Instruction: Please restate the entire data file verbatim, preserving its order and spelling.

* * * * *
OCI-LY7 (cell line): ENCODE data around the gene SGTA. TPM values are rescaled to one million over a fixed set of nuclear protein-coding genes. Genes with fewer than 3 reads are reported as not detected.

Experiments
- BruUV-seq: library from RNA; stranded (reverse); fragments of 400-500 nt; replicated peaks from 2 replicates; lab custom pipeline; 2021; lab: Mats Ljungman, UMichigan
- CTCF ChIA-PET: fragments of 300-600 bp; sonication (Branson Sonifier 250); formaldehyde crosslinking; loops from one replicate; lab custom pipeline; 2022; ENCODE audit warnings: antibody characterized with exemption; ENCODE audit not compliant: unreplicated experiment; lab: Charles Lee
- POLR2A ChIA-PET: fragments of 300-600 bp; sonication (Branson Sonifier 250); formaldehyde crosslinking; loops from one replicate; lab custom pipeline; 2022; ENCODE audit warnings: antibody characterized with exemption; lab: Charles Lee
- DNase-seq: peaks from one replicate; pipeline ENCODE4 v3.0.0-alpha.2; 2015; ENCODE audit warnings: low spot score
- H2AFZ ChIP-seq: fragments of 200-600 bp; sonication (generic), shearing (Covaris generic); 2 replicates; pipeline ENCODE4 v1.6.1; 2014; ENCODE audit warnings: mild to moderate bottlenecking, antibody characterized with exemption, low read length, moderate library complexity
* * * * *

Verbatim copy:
OCI-LY7 (cell line): ENCODE data around the gene SGTA. TPM values are rescaled to one million over a fixed set of nuclear protein-coding genes. Genes with fewer than 3 reads are reported as not detected.

Experiments
- BruUV-seq: library from RNA; stranded (reverse); fragments of 400-500 nt; replicated peaks from 2 replicates; lab custom pipeline; 2021; lab: Mats Ljungman, UMichigan
- CTCF ChIA-PET: fragments of 300-600 bp; sonication (Branson Sonifier 250); formaldehyde crosslinking; loops from one replicate; lab custom pipeline; 2022; ENCODE audit warnings: antibody characterized with exemption; ENCODE audit not compliant: unreplicated experiment; lab: Charles Lee
- POLR2A ChIA-PET: fragments of 300-600 bp; sonication (Branson Sonifier 250); formaldehyde crosslinking; loops from one replicate; lab custom pipeline; 2022; ENCODE audit warnings: antibody characterized with exemption; lab: Charles Lee
- DNase-seq: peaks from one replicate; pipeline ENCODE4 v3.0.0-alpha.2; 2015; ENCODE audit warnings: low spot score
- H2AFZ ChIP-seq: fragments of 200-600 bp; sonication (generic), shearing (Covaris generic); 2 replicates; pipeline ENCODE4 v1.6.1; 2014; ENCODE audit warnings: mild to moderate bottlenecking, antibody characterized with exemption, low read length, moderate library complexity